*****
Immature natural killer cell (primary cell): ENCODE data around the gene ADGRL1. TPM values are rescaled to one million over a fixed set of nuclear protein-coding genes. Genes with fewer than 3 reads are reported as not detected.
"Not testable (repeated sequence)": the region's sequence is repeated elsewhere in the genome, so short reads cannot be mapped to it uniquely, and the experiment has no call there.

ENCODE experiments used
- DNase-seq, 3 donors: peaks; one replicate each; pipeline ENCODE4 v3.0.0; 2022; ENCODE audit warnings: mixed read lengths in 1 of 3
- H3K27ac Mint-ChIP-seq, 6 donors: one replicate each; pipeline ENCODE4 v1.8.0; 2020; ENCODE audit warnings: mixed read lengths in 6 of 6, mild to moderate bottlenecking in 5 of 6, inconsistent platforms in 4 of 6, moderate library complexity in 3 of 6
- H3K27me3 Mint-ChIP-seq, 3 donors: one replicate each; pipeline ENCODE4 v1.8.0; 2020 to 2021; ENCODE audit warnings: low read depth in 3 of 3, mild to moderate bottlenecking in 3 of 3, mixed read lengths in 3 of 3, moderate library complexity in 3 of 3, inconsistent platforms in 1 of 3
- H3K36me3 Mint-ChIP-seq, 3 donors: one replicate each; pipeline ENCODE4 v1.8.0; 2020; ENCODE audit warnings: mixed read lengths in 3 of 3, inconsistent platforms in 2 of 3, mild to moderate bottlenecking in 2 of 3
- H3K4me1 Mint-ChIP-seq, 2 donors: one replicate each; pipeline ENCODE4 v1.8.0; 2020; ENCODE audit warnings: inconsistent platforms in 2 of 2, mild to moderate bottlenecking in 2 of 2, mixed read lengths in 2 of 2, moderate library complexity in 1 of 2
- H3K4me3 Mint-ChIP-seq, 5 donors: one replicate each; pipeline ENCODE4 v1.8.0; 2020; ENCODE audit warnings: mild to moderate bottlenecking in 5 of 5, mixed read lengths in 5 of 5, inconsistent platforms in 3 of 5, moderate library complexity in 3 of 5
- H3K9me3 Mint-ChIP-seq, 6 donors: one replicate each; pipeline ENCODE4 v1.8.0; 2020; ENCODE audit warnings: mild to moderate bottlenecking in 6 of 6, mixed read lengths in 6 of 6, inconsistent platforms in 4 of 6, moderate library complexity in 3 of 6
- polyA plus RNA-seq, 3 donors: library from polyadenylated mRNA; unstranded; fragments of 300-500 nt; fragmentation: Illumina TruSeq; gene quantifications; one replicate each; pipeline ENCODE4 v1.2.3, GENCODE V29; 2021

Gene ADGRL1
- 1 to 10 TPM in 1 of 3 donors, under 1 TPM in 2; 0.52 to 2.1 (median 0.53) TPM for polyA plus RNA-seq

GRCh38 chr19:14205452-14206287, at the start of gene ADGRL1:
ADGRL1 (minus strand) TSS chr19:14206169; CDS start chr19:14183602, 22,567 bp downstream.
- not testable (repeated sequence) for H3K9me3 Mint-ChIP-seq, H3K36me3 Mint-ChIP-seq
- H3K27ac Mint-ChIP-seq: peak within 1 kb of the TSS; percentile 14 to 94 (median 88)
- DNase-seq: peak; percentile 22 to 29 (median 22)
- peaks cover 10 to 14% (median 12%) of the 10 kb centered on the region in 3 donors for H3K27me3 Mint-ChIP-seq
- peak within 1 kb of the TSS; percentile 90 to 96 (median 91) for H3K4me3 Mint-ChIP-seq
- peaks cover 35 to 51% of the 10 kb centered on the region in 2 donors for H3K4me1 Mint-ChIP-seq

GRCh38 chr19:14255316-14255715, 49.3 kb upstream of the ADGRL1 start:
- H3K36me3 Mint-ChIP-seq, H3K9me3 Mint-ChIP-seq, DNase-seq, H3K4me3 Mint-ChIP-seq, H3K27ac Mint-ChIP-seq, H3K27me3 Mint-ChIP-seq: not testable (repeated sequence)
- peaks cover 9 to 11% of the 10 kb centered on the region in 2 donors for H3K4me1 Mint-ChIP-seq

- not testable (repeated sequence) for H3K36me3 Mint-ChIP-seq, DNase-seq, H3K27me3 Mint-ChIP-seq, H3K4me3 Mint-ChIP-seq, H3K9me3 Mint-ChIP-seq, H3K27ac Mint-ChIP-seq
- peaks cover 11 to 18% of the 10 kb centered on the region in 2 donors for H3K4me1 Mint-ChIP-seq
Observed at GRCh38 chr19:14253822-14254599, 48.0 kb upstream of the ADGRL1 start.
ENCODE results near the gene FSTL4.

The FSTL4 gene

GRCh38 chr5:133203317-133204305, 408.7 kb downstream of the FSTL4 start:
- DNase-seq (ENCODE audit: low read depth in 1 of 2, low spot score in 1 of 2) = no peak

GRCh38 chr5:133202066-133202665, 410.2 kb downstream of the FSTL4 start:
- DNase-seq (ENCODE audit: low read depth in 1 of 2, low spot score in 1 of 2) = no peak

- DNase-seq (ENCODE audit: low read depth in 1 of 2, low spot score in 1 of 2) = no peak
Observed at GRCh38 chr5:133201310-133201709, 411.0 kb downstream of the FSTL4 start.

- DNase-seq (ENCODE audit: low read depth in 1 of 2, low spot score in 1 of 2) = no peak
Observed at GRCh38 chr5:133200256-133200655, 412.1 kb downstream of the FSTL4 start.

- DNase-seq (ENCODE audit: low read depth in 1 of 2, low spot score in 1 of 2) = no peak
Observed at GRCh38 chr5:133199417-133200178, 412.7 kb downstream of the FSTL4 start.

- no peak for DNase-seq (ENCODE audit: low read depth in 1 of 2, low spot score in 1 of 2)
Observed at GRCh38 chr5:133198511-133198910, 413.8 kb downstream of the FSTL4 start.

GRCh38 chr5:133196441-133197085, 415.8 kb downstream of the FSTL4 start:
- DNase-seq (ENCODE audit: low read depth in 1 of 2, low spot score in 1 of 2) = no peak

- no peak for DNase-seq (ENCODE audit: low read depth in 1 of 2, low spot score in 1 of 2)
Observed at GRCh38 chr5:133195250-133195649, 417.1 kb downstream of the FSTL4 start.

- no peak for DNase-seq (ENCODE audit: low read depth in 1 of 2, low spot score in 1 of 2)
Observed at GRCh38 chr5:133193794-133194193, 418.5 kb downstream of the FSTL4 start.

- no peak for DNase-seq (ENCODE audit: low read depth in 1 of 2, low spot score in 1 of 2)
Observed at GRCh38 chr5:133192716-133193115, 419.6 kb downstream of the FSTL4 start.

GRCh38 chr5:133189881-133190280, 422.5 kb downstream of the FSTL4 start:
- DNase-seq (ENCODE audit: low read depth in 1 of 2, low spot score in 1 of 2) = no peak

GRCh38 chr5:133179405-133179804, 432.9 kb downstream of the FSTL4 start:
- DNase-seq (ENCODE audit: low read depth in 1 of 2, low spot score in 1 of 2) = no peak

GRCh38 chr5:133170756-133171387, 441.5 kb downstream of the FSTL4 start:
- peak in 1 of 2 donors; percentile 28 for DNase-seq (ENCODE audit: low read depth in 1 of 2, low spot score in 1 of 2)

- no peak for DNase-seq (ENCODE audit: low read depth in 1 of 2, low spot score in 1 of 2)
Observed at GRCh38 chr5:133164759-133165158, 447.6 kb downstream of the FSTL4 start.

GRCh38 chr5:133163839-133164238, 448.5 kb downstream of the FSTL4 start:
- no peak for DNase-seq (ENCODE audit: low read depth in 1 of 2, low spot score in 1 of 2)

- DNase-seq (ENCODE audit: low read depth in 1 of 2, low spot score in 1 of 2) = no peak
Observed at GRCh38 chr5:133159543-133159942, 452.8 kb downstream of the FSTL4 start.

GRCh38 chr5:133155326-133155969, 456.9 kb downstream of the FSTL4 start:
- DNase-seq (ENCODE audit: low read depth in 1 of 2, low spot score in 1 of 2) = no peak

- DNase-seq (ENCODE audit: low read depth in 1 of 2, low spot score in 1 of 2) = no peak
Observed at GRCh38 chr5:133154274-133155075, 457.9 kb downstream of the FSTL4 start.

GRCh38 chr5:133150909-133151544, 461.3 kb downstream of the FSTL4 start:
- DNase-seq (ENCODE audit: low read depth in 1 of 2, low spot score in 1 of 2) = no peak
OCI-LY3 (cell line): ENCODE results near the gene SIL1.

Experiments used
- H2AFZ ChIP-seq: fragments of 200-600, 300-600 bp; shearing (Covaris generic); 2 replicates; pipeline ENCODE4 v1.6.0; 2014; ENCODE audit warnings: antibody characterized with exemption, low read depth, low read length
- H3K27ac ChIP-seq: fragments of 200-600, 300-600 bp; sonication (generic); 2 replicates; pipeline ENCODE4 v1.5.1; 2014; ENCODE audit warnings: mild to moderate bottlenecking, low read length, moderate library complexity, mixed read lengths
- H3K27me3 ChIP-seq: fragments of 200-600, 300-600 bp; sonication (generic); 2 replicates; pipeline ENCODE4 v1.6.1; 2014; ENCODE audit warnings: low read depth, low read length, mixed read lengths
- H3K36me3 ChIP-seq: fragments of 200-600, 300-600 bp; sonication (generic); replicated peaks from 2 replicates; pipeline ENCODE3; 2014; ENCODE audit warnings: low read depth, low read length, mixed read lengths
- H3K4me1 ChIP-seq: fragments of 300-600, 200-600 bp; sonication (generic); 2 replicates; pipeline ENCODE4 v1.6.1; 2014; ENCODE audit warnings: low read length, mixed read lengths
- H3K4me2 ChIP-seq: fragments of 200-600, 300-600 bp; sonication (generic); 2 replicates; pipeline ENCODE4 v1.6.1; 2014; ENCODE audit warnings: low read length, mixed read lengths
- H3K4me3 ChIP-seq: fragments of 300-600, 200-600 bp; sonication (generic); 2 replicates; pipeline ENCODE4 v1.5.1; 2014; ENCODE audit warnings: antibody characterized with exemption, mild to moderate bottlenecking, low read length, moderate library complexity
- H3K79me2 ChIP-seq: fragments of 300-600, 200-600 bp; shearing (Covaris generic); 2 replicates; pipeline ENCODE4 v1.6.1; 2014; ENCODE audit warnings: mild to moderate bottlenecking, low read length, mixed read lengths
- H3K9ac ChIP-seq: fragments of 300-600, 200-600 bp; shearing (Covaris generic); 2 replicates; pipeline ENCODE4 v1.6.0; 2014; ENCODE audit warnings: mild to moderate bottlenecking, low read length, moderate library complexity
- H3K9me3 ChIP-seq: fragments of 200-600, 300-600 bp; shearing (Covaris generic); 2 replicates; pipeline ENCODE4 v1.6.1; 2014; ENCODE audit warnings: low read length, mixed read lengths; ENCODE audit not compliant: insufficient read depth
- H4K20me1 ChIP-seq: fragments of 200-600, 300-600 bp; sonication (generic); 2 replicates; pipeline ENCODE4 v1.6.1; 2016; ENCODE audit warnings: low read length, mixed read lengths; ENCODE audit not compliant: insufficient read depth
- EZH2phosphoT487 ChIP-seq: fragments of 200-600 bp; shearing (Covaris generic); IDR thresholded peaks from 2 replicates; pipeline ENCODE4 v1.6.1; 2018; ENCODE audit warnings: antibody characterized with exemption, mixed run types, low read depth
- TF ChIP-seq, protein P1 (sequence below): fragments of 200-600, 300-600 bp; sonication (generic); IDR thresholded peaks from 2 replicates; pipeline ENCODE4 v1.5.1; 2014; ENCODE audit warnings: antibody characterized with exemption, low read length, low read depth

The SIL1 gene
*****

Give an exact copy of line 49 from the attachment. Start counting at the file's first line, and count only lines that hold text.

Observed at GRCh38 chr5:133192716-133193115, 419.6 kb downstream of the FSTL4 start.